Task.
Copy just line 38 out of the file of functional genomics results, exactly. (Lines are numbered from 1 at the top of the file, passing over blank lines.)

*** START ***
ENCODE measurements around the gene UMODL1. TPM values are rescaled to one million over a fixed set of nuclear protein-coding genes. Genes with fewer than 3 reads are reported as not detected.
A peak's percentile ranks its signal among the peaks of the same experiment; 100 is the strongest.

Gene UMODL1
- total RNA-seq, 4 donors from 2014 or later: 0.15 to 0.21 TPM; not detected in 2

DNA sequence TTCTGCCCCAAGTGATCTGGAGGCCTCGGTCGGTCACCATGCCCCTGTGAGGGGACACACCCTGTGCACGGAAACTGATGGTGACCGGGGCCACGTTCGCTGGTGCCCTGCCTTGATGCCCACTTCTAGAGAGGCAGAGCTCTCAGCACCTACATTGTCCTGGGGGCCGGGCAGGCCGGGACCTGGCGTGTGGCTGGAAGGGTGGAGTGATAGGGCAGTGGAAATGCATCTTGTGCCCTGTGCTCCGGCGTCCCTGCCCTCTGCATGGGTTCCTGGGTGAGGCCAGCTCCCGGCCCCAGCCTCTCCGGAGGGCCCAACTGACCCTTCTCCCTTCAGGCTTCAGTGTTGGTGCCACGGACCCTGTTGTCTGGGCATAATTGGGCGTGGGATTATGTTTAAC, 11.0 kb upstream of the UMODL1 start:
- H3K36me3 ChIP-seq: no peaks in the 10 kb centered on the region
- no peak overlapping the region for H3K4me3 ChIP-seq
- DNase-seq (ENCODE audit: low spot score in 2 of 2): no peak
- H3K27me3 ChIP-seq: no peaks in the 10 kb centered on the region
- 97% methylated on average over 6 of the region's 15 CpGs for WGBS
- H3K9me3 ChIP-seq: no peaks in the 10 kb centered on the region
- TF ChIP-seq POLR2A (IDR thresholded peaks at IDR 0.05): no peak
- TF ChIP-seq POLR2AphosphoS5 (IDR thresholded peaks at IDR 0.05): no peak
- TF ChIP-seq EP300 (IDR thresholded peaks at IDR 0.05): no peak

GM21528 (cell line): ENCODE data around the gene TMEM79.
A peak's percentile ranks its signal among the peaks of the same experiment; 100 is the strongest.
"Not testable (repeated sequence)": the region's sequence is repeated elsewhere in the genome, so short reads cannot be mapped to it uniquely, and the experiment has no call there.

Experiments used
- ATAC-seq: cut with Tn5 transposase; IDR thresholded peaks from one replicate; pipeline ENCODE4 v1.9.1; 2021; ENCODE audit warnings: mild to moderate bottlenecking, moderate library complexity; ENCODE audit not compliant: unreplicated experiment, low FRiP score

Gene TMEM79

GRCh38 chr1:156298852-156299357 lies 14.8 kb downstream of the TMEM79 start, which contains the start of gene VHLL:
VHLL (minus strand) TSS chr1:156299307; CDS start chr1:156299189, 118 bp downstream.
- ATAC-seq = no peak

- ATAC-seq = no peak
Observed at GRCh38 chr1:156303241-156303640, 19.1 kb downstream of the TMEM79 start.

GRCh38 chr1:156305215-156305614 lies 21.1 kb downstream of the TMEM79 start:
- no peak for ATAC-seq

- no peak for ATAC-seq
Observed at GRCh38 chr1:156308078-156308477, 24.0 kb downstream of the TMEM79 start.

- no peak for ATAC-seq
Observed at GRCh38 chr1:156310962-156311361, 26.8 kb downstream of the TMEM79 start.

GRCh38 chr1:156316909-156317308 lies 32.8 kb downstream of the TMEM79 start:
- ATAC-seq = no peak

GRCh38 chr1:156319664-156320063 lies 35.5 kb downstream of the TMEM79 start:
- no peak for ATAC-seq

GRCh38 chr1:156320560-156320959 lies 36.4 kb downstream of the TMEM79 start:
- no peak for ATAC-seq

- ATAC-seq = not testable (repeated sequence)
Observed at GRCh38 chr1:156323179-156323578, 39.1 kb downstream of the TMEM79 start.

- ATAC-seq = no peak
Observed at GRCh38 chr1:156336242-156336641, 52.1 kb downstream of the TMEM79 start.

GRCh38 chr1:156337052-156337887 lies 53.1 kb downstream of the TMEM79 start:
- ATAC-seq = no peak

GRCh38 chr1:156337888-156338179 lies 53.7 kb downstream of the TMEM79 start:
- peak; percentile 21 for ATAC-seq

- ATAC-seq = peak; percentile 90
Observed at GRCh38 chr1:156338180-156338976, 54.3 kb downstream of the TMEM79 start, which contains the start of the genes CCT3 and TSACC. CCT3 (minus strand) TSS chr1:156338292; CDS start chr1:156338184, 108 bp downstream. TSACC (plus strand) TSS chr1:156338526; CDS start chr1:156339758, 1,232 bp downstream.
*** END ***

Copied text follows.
- ATAC-seq = not testable (repeated sequence)